Peter Elliott eyes return to Olympic middle-distance glory days

By Sam SheringhamBBC Sport
Elliott recalls battle with Coe

Peter Elliott has challenged Great Britain's male middle-distance runners to end the 24-year wait for a global championship medal at London 2012.

Elliott was the last British man to win a major 800m or 1500m medal, taking 1500m silver at the 1988 Olympics.

"At a major championships, the hardest thing is getting to a final," Elliott told BBC Sport. "Once you are in the final anything can happen.

"If we can get that medal hopefully it can bring the next generation through."

Elliott, who combined athletics training with working full-time at a steel plant, was part of a golden generation of British middle-distance runners in the 1980s, when Sebastian Coe, Steve Ovett and Steve Cram were also winning major medals on a regular basis.

Coe claimed 1500m gold at the 1980 and 1984 Olympics, Ovett won the 800m in 1980 and Cram took 1500m silver in 1984 and gold at the 1983 World Championships.

Since then, while Kelly Holmes, Jenny Meadows, Hannah England and Lisa Dobriskey have put British female middle-distance running on the map with medals at major events, the fortunes of Britain's men have nose-dived.

Athletes such as Tom McKean, John Mayock, Michael East and Andy Baddeley have reached global championship finals, but none of them have managed a top-three finish.

Indeed, East's triumph at the 2002 Commonwealth Games in Manchester was the first British middle-distance gold since Elliott's success at the same championship in 1990.

"When Michael East won gold, I thought this is the start of a new era," said Elliott. "Unfortunately that didn't quite come through.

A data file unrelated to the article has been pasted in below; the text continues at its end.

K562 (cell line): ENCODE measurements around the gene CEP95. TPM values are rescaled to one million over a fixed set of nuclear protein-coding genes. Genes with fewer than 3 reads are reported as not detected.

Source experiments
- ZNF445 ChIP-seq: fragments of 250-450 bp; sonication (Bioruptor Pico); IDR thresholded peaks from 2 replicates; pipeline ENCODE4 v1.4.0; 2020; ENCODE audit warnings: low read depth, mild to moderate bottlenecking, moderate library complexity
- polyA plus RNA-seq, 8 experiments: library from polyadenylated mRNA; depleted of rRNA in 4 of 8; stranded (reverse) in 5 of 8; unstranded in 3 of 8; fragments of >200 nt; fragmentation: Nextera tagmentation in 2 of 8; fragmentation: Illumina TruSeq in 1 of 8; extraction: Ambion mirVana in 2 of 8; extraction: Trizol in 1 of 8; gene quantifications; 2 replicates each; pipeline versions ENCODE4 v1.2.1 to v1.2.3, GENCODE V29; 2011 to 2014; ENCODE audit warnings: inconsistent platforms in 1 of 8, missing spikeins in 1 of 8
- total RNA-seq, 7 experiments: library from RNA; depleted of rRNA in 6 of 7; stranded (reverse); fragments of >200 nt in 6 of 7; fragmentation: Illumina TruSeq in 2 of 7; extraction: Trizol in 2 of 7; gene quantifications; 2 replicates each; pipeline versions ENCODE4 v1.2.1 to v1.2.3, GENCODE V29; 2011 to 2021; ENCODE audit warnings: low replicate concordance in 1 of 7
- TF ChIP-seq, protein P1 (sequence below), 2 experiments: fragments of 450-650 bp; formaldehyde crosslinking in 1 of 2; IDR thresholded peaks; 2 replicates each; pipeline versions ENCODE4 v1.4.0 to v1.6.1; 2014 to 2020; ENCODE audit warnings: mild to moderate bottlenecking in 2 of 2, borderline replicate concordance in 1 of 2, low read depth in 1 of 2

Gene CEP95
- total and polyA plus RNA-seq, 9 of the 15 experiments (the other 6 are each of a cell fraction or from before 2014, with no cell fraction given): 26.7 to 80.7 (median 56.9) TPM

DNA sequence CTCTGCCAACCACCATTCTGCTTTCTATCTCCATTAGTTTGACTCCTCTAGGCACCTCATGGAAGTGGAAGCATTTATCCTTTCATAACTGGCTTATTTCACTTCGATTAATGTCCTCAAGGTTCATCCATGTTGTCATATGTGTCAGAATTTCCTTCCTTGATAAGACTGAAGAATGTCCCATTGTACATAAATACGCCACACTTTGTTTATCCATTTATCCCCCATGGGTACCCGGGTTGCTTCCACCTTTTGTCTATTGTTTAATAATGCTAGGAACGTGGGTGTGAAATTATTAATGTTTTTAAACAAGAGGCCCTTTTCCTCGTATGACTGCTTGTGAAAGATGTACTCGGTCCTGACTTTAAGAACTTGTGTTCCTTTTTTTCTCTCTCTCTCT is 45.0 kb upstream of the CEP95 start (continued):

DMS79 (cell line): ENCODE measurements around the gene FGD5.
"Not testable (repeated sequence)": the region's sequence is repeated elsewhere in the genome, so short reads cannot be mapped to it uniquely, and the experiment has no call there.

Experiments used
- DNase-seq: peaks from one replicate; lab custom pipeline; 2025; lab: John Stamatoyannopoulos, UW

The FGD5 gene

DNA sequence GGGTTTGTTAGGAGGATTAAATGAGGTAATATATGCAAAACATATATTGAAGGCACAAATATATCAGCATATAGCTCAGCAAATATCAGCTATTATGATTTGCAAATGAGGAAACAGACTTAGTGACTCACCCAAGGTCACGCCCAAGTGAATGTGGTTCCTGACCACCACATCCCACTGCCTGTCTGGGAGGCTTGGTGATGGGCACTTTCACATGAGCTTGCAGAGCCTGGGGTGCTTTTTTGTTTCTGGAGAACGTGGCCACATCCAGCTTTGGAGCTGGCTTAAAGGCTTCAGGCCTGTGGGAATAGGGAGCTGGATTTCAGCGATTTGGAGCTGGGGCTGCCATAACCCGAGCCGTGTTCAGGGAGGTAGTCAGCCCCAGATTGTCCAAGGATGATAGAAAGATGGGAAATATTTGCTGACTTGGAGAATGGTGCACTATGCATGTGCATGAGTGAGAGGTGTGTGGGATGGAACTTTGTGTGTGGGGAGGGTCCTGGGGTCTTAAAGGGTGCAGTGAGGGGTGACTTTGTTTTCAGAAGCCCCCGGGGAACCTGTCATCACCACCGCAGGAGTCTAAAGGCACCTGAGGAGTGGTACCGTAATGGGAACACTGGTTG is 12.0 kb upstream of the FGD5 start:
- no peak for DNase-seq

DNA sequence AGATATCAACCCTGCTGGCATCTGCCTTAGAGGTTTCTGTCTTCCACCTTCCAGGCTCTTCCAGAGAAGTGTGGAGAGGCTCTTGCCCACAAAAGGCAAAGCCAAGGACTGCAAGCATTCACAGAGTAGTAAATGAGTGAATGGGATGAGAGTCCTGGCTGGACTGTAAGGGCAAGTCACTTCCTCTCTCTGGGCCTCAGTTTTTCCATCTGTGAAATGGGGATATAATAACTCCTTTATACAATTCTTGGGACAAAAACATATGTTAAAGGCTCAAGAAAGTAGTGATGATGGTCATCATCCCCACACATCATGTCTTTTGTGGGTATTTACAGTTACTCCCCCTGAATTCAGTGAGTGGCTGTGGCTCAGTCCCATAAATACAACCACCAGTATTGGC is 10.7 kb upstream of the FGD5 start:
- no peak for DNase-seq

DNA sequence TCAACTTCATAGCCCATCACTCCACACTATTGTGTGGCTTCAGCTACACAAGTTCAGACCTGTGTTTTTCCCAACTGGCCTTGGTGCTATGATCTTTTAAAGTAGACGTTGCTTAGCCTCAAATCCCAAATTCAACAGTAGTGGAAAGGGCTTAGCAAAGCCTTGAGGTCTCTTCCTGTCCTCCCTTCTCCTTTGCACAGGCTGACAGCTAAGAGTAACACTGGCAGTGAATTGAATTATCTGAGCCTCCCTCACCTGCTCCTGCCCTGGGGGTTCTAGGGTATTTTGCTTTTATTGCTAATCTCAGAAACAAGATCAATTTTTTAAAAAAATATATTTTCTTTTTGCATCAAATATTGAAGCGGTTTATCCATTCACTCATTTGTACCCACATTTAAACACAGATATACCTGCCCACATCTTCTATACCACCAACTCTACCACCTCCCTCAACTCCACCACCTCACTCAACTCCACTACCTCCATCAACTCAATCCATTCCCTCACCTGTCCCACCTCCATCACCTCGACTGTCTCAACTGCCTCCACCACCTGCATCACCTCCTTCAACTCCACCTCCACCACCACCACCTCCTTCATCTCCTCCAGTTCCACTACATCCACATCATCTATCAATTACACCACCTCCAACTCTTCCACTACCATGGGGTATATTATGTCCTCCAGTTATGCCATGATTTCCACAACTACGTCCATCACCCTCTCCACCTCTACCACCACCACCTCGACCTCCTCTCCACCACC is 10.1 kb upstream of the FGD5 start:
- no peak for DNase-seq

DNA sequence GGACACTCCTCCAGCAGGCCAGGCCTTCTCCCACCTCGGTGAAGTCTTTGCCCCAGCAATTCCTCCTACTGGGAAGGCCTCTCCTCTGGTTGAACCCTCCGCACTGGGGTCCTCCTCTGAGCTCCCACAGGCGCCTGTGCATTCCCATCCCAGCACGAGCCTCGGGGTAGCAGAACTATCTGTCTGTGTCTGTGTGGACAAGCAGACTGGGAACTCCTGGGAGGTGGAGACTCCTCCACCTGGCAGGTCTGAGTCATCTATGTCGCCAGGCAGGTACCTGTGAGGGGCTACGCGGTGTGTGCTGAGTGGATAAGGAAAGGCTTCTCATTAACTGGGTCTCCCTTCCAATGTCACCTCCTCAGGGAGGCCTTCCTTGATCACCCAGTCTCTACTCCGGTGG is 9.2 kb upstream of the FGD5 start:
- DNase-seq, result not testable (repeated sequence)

"We have some young talent and hopefully they can produce the goods if not in 2012 then hopefully in 2016."

Baddeley, 29, who finished ninth in the 1500m final in the Beijing 2008 Olympics, is leading the British middle-distance challenge once again after running the 1500m qualifying time in April, but Elliott is also backing younger talents like Andrew Osagie (24), Michael Rimmer (26) and James Shane (22) to compete for glory at London 2012.

Osagie took 800m bronze at the World Indoors in March, Rimmer won silver over the same distance at the 2010 Europeans and Shane has continued to improve since winning the 1500m at the 2011 UK trials.

"I'm sure someone will come through and win a surprise medal and I would like to think somebody from 800 or 1500 in the mens would achieve that," he said.

"It just needs someone like Osagie or Baddeley to run the right race, the perfect race on the day."

Elliott says the difficulties experienced by his successors are partly explained by the standard of competition, which has increased due to athletes from middle-distance powerhouses like Kenya switching nationalities to compete in major championships.

"It's very different now because when I stood on Olympic start line I would be up against maybe three Kenyans and two Moroccans.

"But now all British athletes in an Olympic Games could be up against seven Kenyans, three running for Kenya and the others running for Doha, Denmark and places like that. That has made a difference between getting into the final or not.

"But they still have to run the times. I ran 1 minute, 42.9 secs [over 800m] way back in 1990 and nobody has come close to that since. And it's not as if the support isn't there."

Elliott is part of that support network for British athletes through his current role as a regional director for the English Institute of Sport, which provides sport science and sport medicine services to Olympic competitors at purpose-built facilities around the country.

"We leave no stone unturned in the pursuit of excellence," he said. "We provide a multi-disciplinary approach around an athlete, we have the expertise in physiotherapy, strength and conditioning, psychology and nutrition.

"Physically and mentally, Team GB will be going to the start line in London as best prepared as they can possibly be."

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